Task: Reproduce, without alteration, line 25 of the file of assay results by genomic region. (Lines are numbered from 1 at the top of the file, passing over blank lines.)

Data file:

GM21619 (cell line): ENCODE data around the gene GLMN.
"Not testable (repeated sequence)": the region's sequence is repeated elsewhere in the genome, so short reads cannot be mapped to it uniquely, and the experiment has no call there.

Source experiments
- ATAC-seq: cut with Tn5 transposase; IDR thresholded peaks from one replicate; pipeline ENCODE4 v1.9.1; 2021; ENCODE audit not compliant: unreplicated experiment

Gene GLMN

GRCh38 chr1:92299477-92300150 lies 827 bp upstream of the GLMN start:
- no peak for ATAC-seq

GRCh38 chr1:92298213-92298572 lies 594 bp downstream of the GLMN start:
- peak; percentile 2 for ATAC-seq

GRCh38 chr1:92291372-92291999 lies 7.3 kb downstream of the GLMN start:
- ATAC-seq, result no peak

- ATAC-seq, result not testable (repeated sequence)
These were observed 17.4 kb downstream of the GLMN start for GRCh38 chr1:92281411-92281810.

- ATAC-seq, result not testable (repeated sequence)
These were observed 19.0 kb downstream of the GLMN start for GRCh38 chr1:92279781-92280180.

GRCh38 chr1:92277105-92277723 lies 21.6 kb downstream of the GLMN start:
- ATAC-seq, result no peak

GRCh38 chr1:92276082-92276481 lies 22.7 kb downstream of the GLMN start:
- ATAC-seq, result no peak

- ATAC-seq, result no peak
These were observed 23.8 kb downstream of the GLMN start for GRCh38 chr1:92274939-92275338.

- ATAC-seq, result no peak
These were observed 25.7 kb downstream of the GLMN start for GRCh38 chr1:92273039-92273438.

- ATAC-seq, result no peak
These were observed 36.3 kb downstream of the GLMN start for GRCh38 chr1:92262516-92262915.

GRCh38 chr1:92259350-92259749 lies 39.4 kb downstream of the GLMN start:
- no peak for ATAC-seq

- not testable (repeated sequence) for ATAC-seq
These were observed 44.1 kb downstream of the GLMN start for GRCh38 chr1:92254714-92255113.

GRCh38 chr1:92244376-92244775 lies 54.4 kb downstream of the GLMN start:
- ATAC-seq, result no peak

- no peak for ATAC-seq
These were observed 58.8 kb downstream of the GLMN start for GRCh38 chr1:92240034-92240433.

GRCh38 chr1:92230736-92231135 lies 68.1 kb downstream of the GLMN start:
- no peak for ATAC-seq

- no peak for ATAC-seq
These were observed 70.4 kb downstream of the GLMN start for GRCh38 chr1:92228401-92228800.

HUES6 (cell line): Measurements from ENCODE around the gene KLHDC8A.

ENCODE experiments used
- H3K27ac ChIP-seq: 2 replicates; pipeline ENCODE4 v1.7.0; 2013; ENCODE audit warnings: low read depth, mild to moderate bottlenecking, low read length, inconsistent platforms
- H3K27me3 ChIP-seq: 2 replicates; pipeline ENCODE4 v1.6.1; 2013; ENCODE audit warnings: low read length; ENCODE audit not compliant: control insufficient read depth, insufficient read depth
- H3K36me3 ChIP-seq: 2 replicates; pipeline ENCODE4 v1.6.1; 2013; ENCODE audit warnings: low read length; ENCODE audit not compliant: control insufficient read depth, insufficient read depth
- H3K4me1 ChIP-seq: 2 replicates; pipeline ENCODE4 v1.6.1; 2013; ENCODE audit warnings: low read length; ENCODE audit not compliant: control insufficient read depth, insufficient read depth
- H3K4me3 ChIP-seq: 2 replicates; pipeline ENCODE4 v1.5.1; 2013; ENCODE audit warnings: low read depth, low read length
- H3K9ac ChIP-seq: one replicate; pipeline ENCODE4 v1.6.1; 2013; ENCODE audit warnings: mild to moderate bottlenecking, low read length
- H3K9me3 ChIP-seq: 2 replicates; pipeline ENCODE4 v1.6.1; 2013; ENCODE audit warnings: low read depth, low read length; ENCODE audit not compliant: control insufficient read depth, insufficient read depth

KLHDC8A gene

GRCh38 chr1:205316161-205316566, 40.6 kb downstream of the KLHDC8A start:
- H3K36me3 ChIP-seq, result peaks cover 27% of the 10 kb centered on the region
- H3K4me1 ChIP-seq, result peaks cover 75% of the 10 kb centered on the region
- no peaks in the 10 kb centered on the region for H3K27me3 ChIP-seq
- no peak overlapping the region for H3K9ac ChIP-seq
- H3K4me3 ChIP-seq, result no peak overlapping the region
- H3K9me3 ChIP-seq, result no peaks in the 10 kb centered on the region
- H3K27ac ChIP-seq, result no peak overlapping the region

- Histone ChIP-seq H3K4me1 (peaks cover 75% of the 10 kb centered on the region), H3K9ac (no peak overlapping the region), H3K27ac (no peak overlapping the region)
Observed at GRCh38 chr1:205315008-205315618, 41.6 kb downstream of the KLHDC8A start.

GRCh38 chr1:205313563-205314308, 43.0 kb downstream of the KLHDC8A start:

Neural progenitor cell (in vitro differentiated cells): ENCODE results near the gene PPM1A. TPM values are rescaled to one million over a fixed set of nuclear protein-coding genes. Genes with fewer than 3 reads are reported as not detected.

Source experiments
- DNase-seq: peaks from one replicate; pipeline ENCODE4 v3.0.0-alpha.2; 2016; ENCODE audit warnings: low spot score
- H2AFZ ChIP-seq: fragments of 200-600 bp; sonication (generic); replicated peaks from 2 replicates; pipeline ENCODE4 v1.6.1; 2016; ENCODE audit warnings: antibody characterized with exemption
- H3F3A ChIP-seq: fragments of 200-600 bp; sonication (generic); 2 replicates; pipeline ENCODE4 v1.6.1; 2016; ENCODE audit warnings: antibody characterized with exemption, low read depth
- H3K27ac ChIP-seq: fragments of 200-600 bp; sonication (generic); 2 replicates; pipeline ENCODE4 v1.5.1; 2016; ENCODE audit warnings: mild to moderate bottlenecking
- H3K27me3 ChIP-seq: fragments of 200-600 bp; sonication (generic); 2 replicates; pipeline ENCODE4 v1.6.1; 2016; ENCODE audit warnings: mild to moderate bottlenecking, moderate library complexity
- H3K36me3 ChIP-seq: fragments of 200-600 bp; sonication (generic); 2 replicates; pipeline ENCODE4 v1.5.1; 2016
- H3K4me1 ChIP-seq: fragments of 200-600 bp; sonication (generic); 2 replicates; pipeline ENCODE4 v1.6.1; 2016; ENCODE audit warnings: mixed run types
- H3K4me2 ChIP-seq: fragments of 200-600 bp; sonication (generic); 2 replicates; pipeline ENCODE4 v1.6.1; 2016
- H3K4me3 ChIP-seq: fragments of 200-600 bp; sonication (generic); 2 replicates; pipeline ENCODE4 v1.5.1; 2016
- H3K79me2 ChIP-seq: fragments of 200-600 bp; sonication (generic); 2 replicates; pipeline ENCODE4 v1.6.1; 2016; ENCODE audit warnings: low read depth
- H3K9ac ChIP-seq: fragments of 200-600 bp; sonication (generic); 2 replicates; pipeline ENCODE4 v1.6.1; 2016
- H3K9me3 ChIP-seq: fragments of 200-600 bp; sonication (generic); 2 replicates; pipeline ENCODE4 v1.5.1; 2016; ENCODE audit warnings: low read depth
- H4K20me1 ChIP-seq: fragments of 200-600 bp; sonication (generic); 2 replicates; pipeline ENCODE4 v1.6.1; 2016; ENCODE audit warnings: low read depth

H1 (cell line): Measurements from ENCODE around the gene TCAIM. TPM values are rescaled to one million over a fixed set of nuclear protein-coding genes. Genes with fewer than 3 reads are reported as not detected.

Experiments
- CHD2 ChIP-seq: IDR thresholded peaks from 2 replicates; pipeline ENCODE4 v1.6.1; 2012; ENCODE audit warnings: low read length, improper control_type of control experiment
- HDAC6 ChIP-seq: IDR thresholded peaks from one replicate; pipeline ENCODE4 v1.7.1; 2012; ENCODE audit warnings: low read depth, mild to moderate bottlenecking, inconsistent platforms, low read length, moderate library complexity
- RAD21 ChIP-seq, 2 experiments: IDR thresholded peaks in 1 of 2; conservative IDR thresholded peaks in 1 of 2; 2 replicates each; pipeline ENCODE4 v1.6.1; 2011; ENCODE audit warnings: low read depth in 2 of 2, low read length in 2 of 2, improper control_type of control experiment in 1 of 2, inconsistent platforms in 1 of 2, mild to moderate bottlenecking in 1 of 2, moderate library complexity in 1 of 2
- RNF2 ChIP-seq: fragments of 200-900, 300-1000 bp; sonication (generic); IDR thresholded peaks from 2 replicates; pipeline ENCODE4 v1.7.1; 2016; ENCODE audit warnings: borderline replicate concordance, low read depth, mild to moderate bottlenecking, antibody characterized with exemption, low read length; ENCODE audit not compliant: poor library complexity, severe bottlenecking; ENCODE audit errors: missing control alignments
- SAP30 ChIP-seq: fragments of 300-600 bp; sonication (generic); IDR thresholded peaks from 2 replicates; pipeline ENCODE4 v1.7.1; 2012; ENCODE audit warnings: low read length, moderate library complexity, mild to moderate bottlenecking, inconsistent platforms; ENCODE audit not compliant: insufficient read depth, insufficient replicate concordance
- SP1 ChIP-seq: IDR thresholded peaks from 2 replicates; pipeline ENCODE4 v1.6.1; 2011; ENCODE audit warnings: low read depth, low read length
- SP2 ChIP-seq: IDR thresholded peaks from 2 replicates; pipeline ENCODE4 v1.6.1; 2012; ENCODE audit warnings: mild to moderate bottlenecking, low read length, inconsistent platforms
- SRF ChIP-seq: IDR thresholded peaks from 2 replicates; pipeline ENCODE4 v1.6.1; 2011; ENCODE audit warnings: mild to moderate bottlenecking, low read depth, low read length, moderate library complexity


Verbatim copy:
These were observed 36.3 kb downstream of the GLMN start for GRCh38 chr1:92262516-92262915.